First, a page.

We’ve got 2 signed copies of the book How to Introduce your Baby to your Dog to give away. Go to our Facebook Page and upload a photo of your dog and your pregnancy or current family and go in to the draw to win a copy (RRP $24.95).

Kathy's other books are also available from us or on her website. Kathy is a local author and well respected Dog Behavioural Consultant.


03 Baby News
tash and babies

Natasha with Cooper and Jamie

Congratulations to Nurse Natasha and her husband Kim on the birth of their son Jamie Axl Boston.

Born Monday 28th May 2012 at 1:26pm, weight 3.67, length 50cm & head circumference 35cm. Little brother to Cooper. Welcome to the MVC family.

04 Cat Adoption

If you are thinking about adding a new furry feline friend into your home, then please consider one of our kitties who are looking for their second chance at life! We regularly have cats and kittens of different ages patiently waiting for their forever home, so why not drop us a line on 9275 3000 and enquire about who we have at the moment, or come visit us and see them for yourself!

Our adoption package includes sterilisation, vaccinations, microchipping, and up to date defleaing and deworming. Come and save a life today!

05 Caring for our senior citizens

This month we are focussing on our senior pets. Many people are not aware that they are living with a senior pet and may be surprised to learn that dogs and cats are classifed as senior citizens when they reach 7 or 8 years of age.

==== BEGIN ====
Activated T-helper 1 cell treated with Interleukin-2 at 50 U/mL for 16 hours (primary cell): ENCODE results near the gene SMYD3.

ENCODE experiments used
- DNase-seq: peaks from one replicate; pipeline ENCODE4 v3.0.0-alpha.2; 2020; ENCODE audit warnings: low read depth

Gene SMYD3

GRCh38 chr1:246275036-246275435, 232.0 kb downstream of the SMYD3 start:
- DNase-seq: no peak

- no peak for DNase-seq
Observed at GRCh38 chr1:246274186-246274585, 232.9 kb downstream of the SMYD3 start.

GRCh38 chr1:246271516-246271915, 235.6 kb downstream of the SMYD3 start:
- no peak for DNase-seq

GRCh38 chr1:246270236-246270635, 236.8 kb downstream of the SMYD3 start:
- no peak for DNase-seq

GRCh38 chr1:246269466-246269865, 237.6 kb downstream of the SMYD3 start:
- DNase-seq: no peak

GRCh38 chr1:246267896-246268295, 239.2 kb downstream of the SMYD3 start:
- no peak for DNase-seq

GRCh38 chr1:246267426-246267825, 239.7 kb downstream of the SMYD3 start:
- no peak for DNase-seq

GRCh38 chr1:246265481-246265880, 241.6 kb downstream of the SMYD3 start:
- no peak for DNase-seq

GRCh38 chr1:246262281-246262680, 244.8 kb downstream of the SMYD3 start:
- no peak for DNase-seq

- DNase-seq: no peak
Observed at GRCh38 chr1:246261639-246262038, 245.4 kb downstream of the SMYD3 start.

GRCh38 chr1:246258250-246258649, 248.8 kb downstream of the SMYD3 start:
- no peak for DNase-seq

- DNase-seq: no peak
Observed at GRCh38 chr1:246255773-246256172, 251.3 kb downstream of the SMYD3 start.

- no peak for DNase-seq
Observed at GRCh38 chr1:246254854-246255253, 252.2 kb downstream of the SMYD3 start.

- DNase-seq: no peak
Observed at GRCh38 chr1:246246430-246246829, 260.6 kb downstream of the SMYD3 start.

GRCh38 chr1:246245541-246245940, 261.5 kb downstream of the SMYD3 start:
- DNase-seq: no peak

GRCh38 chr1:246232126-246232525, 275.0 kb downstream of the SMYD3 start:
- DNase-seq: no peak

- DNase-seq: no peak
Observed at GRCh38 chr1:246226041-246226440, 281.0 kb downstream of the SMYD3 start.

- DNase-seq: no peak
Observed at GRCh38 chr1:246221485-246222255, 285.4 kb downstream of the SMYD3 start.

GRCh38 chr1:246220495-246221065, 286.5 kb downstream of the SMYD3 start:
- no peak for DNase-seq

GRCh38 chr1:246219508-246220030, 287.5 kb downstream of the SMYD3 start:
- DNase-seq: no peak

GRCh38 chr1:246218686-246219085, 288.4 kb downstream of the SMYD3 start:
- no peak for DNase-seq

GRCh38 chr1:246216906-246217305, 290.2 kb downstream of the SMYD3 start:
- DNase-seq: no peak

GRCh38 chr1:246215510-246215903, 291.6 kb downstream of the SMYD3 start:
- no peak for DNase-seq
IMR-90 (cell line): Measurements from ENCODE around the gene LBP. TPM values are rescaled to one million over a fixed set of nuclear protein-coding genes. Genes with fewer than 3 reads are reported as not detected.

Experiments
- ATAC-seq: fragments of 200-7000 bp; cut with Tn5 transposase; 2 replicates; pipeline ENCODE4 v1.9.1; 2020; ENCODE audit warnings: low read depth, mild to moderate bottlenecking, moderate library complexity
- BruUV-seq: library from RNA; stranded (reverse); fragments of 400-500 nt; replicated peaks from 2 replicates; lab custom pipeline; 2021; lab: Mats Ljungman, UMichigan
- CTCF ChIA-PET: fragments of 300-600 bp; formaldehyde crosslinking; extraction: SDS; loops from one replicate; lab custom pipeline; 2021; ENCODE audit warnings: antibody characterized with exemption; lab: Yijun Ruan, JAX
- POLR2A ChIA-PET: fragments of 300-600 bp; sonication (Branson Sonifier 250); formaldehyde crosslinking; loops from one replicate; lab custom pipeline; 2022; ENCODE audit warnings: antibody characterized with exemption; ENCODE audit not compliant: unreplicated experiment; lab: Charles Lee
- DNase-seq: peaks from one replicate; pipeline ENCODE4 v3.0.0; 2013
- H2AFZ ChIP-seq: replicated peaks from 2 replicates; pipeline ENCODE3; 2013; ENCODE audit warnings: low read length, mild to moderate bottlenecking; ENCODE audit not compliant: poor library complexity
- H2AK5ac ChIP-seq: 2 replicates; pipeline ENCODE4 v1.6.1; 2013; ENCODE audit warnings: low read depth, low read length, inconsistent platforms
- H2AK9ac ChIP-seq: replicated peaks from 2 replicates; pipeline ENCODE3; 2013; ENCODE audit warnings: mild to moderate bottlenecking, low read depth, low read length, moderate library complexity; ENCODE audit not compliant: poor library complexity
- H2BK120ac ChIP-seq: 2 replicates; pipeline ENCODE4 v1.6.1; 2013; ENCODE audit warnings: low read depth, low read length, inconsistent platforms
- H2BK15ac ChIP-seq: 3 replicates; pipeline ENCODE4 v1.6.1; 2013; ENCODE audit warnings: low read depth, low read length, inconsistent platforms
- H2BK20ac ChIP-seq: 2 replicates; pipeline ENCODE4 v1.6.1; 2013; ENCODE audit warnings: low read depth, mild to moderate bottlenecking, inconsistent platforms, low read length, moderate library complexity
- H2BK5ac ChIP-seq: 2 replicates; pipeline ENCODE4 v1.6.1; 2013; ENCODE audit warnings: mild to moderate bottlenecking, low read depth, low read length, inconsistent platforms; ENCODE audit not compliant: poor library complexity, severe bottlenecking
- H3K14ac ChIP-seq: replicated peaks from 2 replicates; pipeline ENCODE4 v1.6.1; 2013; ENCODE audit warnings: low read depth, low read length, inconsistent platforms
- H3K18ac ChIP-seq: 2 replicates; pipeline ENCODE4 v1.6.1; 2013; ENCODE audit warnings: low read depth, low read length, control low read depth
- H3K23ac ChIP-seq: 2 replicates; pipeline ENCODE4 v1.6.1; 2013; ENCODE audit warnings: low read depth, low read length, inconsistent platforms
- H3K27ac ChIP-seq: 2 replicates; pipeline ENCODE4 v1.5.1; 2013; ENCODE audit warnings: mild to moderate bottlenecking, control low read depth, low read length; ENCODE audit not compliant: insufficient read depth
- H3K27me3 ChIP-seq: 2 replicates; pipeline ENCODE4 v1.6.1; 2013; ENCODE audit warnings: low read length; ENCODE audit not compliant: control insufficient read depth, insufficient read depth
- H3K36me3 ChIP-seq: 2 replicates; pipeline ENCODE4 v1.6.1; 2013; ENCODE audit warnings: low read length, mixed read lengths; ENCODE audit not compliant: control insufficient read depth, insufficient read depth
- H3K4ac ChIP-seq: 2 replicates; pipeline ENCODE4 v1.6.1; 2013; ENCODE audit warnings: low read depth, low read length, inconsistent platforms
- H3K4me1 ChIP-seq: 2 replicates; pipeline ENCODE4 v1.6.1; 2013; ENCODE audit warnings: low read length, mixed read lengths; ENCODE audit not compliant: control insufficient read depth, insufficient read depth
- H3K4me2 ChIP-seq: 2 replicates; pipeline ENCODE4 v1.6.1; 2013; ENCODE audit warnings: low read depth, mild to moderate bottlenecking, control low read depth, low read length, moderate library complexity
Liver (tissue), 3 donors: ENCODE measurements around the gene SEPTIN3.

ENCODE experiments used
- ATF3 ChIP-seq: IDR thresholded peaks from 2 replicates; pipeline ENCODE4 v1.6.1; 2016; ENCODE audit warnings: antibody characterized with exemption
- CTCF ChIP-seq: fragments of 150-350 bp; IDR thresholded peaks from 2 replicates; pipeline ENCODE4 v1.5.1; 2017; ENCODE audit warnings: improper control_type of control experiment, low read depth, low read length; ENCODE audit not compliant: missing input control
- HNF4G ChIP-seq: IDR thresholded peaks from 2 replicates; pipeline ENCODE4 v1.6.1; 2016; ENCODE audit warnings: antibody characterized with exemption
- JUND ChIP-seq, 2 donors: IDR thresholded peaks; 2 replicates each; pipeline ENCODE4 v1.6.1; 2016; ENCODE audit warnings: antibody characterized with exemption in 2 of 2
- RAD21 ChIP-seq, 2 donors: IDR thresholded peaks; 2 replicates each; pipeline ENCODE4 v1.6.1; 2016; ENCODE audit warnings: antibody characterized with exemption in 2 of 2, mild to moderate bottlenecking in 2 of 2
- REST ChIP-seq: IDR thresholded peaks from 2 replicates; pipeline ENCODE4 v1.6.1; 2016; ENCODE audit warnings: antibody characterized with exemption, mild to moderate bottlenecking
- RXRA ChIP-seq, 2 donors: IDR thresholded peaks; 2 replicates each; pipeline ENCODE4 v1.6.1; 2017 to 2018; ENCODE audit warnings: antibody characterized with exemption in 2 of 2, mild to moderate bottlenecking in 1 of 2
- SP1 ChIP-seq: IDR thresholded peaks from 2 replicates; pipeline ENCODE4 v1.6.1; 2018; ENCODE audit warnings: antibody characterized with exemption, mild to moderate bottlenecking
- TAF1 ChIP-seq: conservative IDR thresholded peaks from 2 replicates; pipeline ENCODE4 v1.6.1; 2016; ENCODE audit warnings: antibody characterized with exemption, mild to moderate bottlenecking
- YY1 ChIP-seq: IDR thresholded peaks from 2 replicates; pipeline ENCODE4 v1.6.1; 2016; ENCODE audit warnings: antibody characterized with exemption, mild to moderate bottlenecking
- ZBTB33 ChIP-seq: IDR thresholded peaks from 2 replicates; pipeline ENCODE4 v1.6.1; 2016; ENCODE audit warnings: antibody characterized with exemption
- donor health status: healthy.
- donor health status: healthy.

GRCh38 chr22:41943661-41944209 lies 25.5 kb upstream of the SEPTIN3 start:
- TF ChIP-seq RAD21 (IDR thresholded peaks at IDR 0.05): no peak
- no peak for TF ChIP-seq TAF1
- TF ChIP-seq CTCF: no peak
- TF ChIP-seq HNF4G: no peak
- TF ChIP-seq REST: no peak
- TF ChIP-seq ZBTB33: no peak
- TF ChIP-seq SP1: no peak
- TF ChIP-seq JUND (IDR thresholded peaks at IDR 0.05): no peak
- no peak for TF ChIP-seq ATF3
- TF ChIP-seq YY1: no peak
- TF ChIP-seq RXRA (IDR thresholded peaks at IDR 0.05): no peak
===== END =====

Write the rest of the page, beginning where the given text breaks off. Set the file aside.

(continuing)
There may be obvious changes such as grey hairs around the muzzle, accidents around the house, hearing problems or stiff legs.

But beyond the changes you can see, there can be much more going on, such as a slowing metabolism and changing nutritional requirements. It is easy to put any one of the following signs down to 'getting old', however any of these symptoms may indicate an underlying age related disease:

  • A cough
  • New lumps
  • Bad breath
  • Changes in sleeping patterns
  • Occasional vomiting or diarrhoea 
  • Changes in appetite or thirst
  • Increasing or decreasing weight 
  • Loss of housetraining 
  • Difficulty climbing stairs or getting into the car

A regular health check with us is the key to picking up on any problems early and there is much we can do to help. Monitoring of your senior pet with blood and urine tests, blood pressure, eye, arthritis and weight checks are all important. Keep reading on to learn more about some of the common problems we see in our senior patients. 

Call us to make an appointment for your senior pet to ensure you have the happy and healthy years together that your best friend deserves. 

06 Does my pet have dementia or am I losing my mind?

It is well known that ageing takes a toll on our entire body including our brain and the same goes for our pets. So if you think your pet may be acting a little senile don't worry, you are not losing your mind.